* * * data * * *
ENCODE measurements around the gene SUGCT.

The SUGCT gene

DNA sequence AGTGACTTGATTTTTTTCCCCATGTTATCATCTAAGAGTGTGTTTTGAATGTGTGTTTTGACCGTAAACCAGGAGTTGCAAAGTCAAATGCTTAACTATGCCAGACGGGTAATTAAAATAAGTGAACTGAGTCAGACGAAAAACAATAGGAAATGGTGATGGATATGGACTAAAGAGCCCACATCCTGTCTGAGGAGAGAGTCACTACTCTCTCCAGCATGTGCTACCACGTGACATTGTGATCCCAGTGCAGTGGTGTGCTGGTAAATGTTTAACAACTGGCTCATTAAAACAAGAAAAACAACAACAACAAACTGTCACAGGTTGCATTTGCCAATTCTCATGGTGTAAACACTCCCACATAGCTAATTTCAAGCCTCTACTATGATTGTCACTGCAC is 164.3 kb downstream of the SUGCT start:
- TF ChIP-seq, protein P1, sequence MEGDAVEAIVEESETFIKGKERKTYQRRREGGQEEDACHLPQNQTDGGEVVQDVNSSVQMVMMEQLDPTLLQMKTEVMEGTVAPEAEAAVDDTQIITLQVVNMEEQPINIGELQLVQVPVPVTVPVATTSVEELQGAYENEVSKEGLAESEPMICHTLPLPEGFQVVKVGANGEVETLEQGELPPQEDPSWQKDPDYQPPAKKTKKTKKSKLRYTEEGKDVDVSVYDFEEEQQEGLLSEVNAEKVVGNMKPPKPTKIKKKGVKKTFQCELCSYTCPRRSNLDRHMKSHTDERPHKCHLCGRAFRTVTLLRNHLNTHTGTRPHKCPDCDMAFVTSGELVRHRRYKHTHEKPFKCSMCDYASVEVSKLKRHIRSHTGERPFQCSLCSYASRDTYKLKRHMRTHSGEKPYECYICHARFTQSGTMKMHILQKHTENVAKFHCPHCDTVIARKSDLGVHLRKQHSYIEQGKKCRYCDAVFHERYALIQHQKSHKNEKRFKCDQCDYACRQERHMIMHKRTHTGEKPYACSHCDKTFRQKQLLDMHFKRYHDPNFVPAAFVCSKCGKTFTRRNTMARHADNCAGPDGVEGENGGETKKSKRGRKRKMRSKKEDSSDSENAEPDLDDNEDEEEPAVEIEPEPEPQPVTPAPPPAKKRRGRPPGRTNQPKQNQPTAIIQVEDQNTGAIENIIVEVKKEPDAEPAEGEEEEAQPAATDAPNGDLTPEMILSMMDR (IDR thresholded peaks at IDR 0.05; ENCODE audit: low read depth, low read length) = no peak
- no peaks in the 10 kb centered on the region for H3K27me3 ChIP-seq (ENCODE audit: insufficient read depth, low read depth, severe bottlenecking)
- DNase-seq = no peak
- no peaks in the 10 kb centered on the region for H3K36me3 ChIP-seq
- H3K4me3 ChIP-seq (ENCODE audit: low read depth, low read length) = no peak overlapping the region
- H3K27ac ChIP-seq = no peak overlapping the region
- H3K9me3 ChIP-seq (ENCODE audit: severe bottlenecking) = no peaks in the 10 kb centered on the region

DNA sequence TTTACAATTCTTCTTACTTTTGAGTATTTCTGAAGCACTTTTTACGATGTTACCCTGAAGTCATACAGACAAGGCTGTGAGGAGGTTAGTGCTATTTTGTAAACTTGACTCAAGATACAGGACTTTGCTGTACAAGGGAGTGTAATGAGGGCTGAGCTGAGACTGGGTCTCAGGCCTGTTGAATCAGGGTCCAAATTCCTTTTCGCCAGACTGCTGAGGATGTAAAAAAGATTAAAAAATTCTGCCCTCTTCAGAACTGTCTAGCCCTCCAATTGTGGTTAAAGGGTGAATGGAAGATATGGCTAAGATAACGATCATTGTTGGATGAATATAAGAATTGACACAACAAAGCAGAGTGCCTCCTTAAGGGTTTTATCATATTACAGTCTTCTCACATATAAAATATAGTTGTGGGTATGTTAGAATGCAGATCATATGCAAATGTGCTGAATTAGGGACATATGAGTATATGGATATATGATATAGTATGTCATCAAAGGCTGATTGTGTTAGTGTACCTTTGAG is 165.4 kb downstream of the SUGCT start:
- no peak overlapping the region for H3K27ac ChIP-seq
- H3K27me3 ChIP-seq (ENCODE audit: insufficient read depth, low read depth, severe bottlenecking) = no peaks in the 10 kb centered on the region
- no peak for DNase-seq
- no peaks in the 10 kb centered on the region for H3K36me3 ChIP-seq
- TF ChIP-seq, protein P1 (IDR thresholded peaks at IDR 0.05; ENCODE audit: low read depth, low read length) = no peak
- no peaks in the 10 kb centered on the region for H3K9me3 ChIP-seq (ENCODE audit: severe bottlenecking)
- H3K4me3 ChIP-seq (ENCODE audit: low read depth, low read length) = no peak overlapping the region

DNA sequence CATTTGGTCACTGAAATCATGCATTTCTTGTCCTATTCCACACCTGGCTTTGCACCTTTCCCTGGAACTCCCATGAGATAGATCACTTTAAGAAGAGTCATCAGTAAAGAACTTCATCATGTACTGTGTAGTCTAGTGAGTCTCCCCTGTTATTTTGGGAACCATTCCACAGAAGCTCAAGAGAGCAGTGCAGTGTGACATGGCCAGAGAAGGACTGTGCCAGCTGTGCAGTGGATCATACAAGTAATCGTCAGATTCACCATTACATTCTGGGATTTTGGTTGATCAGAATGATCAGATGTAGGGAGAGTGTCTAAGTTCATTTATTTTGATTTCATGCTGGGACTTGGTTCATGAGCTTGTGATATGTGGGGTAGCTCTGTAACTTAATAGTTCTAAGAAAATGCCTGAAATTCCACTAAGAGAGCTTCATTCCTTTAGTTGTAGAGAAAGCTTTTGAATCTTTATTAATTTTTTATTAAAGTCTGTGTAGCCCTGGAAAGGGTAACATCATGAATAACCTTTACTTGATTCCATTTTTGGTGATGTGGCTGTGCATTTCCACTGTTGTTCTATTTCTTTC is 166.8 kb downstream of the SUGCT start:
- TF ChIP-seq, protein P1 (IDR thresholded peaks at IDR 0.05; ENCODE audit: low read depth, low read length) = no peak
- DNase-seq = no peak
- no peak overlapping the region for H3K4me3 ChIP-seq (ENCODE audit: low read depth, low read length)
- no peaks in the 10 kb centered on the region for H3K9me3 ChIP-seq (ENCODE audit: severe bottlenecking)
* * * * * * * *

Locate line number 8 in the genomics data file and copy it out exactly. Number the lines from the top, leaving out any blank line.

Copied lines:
- H3K4me3 ChIP-seq (ENCODE audit: low read depth, low read length) = no peak overlapping the region